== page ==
duties, fees and charges referred to in paragraph 1 of this Article, with the exception of
charges based on the cost of the service provided:
a. aircraft stores introduced into or supplied in the territory of a Party and taken on
board, within reasonable limits, for use on outbound aircraft of an airline of the other Party
engaged in international air transportation, even when these stores are to be used on a part
of the journey performed over the territory of the Party in which they are taken on board;
b. ground equipment and spare parts (including engines) introduced into the
territory of a Party for the servicing, maintenance, or repair of aircraft of an airline of the
other Party used in international air transportation;
c. fuel, lubricants and consumable technical supplies introduced into or supplied in
the territory of a Party for use in an aircraft of an airline of the other Party engaged in
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international air transportation, even when these supplies are to be used on a part of the
journey performed over the territory of the Party in which they are taken on board; and
d. promotional and advertising materials introduced into or supplied in the territory
of one Party and taken on board, within reasonable limits, for use on outbound aircraft of
an airline of the other Party engaged in international air transportation, even when these
stores are to be used on a part of the journey performed over the territory of the Party in
which they are taken on board.
3. Equipment and supplies referred to in paragraphs 1 and 2 of this Article may be
required to be kept under the supervision or control of the appropriate authorities.
4. The exemptions provided by this Article shall also be available where the
designated airlines of one Party have contracted with another airline, which similarly
enjoys such exemptions from the other Party, for the loan or transfer in the territory of the
other Party of the items specified in paragraphs 1 and 2 of this Article.
Article 10
User Charges
1. User charges that may be imposed by the competent charging authorities or bodies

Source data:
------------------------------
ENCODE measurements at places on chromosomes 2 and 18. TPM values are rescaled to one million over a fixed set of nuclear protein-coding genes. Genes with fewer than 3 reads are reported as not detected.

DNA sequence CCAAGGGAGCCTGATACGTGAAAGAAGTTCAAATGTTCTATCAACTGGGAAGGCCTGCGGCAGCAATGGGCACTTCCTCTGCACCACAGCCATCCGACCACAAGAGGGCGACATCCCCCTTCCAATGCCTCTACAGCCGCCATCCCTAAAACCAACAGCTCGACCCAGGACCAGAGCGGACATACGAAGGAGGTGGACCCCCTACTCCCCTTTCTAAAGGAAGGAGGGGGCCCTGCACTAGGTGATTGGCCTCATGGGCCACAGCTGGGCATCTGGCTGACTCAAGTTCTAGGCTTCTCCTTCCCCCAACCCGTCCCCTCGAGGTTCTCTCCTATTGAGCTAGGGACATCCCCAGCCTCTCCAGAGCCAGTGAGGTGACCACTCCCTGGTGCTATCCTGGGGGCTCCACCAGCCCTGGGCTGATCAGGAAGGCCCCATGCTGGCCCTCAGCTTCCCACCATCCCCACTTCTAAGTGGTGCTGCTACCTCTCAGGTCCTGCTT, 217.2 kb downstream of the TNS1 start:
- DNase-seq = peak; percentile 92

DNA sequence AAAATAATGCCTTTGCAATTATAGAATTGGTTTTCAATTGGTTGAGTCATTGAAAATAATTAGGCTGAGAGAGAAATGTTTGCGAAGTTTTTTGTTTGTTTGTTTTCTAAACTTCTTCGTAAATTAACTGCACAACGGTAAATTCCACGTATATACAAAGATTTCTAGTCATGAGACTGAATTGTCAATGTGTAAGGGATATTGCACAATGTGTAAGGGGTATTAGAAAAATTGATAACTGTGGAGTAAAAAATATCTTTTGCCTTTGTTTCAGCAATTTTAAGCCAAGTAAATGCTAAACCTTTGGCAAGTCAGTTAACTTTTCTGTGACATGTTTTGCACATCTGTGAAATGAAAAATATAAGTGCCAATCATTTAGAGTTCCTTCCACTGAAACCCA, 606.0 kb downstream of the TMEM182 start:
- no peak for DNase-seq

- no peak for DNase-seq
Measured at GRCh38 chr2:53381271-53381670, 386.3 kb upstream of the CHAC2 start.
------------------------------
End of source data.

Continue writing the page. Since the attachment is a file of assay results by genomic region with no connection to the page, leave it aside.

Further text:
of each Party on the airlines of the other Party shall be just, reasonable, not unjustly
discriminatory, and equitably apportioned among categories of users. In any event, any
such user charges shall be assessed on the airlines of the other Party on terms not less
favorable than the most favorable terms available to any other airline at the time the
charges are assessed.
2. User charges imposed on the airlines of the other Party may reflect, but shall not
exceed, the full cost to the competent charging authorities or bodies of providing the
appropriate airport, airport environmental, air navigation, and aviation security facilities
and services at the airport or within the airport system. Such charges may include a
reasonable return on assets, after depreciation. Facilities and services for which charges
are made shall be provided on an efficient and economic basis.
3. Each Party shall encourage consultations between the competent charging
authorities or bodies in its territory and the airlines using the services and facilities, and
shall encourage the competent charging authorities or bodies and the airlines to exchange
such information as may be necessary to permit an accurate review of the reasonableness
of the charges in accordance with the principles of paragraphs 1 and 2 of this Article. Each
Party shall encourage the competent charging authorities to provide users with reasonable
notice of any proposal for changes in user charges to enable users to express their views
before changes are made.
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4. Neither Party shall be held, in dispute resolution procedures pursuant to Article 15,
to be in breach of a provision of this Article, unless (1) it fails to undertake a review of the
charge or practice that is the subject of complaint by the other Party within a reasonable
amount of time; or (2) following such a review it fails to take all steps within its power to
remedy any charge or practice that is inconsistent with this Article.
Article 11
Fair Competition
1. Each Party shall allow a fair and equal opportunity for the designated airlines of
both Parties to compete in providing the international air transportation governed by this
Agreement.
2. Each Party shall allow each designated airline to determine the frequency and
capacity of the international air transportation it offers based upon commercial
considerations in the marketplace. Consistent with this right, neither Party shall
unilaterally limit the volume of traffic, frequency or regularity of service, or the aircraft
type or types operated by the designated airlines of the other Party, except as may be